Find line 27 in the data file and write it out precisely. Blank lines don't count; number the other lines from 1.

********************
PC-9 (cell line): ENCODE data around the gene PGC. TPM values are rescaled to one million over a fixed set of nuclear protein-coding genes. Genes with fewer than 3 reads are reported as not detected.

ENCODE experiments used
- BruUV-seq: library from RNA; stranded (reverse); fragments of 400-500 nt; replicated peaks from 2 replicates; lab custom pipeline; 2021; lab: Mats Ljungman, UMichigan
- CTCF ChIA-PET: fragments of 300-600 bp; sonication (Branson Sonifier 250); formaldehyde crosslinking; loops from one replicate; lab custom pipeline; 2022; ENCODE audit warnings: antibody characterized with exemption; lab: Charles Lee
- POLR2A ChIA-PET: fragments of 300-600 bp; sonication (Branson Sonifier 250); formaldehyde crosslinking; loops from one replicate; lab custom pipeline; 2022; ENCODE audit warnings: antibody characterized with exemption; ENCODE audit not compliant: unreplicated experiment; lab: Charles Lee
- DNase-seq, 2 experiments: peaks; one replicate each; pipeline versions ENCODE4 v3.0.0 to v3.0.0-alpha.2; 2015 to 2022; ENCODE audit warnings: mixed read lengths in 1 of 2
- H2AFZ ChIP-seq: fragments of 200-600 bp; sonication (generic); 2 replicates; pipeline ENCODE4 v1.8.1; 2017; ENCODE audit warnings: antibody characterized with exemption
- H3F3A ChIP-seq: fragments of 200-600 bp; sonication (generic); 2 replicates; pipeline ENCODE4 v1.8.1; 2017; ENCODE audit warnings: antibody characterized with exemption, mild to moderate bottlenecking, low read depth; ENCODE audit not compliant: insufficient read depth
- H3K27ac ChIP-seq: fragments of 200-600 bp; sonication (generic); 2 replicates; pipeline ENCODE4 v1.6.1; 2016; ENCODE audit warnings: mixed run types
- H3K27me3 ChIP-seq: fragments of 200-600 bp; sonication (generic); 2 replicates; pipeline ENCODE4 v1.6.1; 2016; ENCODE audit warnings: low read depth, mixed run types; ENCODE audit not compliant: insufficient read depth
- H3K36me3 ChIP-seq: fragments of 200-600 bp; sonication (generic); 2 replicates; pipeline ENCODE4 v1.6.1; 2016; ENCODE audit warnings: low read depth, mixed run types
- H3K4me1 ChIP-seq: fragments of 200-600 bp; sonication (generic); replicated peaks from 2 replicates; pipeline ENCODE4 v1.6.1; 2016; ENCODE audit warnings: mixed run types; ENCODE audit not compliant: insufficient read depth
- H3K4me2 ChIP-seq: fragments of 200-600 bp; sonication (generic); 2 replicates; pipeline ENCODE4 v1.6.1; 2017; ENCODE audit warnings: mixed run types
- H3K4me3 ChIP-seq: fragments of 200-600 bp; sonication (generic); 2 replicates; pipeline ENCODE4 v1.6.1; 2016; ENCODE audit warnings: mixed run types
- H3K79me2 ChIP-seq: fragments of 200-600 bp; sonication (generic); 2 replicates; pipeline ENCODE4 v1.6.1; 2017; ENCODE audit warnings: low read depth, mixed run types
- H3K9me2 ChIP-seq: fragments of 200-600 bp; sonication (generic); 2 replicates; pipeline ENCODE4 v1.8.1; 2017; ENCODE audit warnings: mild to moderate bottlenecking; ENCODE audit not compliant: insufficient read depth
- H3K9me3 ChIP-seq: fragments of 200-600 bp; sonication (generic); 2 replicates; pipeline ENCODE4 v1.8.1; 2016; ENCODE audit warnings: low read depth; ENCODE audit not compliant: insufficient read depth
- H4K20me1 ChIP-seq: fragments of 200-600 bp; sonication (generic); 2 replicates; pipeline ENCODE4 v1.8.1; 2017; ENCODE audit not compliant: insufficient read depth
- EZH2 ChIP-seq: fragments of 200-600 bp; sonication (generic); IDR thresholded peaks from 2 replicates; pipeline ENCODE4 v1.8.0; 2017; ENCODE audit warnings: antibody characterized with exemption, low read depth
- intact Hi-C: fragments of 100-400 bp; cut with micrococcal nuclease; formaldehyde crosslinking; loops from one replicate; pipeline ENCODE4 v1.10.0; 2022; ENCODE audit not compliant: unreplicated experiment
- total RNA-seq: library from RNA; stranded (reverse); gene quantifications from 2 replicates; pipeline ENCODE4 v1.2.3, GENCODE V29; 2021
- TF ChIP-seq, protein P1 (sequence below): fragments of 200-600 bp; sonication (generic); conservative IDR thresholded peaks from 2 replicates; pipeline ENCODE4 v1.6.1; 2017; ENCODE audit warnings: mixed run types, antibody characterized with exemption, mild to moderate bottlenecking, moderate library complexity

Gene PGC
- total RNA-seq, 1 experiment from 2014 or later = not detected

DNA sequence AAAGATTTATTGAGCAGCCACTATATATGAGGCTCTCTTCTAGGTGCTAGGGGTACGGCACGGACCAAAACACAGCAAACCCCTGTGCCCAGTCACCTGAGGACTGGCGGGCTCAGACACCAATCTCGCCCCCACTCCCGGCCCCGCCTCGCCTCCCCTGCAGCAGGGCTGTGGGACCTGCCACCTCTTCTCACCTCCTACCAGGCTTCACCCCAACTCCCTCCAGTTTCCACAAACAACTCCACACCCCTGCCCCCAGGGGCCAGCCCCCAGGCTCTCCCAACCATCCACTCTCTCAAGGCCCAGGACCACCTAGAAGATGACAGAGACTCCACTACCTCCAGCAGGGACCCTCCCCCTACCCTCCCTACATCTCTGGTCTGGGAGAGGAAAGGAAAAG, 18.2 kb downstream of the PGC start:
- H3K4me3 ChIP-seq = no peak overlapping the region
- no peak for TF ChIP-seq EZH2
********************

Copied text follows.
- no peak for TF ChIP-seq EZH2